Letting the Challah Rise

Yesterday my son wanted to make challah. My first thought was ‘what a wonderful idea!’. So after naptime he was ready to get started. With great enthusiasm my son helped carry all the ingredients to the table and was more than eager to begin pouring and mixing, ‘by myself’. He climbed up on a chair and was ready to go. We dissolved the yeast, added eggs, honey and salt and were ready to begin mixing in the flour. Upon setting up my gigantic 20 lb mixer I realized we were missing the actual mixer attachment. I vaguely recalled this being used as a toy recently and started to look in my son’s play kitchen, but there was no mixer to be seen. Ok, ‘let’s try the hand mixer’ I told my son. I pulled out my high-tech hand mixer, plugged it in and began to mix. As more flour went in, the mixer was working harder and harder until it got completely tangled up in all the dough and would no longer budge. I felt hopeless and thought this was the end of our challah baking escapade. But wait! I vaguely recall that dough used to be made without such electronics, you know, back in the shtetl era. So I rolled up my sleeves and dug in; kneading, pulling, punching. I got quite the upper body workout.(By this point my son lost interest and was busy conducting an elaborate game involving his stuffed animals and refrigerator magnets.)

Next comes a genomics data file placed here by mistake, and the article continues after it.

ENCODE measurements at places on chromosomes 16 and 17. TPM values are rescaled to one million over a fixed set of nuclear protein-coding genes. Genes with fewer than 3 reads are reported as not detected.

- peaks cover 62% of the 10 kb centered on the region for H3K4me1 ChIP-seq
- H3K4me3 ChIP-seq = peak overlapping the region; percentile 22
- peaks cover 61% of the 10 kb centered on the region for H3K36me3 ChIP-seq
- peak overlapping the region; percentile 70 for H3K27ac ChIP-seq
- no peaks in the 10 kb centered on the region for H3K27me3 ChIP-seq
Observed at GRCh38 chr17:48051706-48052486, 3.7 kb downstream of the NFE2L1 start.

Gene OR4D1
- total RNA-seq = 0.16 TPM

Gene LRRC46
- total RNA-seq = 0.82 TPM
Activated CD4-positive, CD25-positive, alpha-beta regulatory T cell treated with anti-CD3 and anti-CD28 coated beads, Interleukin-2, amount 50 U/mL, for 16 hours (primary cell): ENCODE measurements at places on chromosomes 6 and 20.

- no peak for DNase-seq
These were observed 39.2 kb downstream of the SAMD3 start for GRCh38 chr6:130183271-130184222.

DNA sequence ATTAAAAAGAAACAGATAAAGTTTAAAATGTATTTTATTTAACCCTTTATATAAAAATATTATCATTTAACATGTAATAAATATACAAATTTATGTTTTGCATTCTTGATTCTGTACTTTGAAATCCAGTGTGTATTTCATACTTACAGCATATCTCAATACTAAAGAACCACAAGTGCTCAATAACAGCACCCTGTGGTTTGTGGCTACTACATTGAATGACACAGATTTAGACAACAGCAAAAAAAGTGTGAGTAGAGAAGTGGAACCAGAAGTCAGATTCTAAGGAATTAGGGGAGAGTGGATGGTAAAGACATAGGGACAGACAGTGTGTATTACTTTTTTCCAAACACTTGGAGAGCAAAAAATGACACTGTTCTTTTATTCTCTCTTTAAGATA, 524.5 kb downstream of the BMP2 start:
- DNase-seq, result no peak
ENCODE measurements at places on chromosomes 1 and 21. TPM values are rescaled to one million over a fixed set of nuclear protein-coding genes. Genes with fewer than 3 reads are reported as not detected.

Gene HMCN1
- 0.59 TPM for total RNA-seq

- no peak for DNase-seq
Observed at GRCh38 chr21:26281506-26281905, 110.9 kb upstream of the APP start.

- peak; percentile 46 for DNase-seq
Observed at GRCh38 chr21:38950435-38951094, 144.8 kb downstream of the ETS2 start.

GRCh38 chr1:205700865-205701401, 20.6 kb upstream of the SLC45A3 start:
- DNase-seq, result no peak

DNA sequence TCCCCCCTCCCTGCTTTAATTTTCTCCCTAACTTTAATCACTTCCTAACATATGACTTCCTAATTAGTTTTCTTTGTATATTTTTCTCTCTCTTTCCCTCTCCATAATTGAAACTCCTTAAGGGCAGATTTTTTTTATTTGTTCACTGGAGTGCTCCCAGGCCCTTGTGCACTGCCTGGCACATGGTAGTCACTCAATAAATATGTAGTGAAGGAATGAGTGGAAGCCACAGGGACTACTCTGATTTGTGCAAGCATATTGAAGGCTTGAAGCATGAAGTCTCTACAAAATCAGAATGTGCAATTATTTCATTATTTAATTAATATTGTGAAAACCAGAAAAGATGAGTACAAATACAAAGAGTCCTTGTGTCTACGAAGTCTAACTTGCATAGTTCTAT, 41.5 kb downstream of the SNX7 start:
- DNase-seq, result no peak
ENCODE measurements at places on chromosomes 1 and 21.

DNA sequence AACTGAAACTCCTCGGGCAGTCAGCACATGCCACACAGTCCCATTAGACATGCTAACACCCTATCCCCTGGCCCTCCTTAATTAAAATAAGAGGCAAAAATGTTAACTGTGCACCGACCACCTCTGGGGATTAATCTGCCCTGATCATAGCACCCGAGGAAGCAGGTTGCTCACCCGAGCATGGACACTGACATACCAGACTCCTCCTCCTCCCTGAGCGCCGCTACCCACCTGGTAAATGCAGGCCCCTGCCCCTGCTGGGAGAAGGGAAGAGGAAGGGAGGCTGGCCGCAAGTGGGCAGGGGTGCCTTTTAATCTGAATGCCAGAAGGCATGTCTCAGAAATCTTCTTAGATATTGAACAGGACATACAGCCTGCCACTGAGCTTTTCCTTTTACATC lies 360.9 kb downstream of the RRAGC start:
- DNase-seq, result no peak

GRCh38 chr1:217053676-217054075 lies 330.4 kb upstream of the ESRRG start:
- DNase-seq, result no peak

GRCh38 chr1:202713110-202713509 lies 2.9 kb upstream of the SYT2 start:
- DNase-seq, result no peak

While I’m standing there covered in flour head to toe, with my arms deep in dough, I realized there was perhaps something to glean from this seemingly frustrating dough making situation. Sometimes I find myself aiming so high and having high expectations. I want to be the best mother ever and the best wife ever. I want everyone to be happy with me, accomplish all my tasks and still have time to grow and work on myself. Some days I achieve it all and some days I don’t. But sometimes on those days that I am sapped of energy I am able to just focus on the tiny happy things, and people, in my life. I cannot fold another pile of laundry or make that important phone call, but I can get on the floor and play with the cutest little 3-year-old around.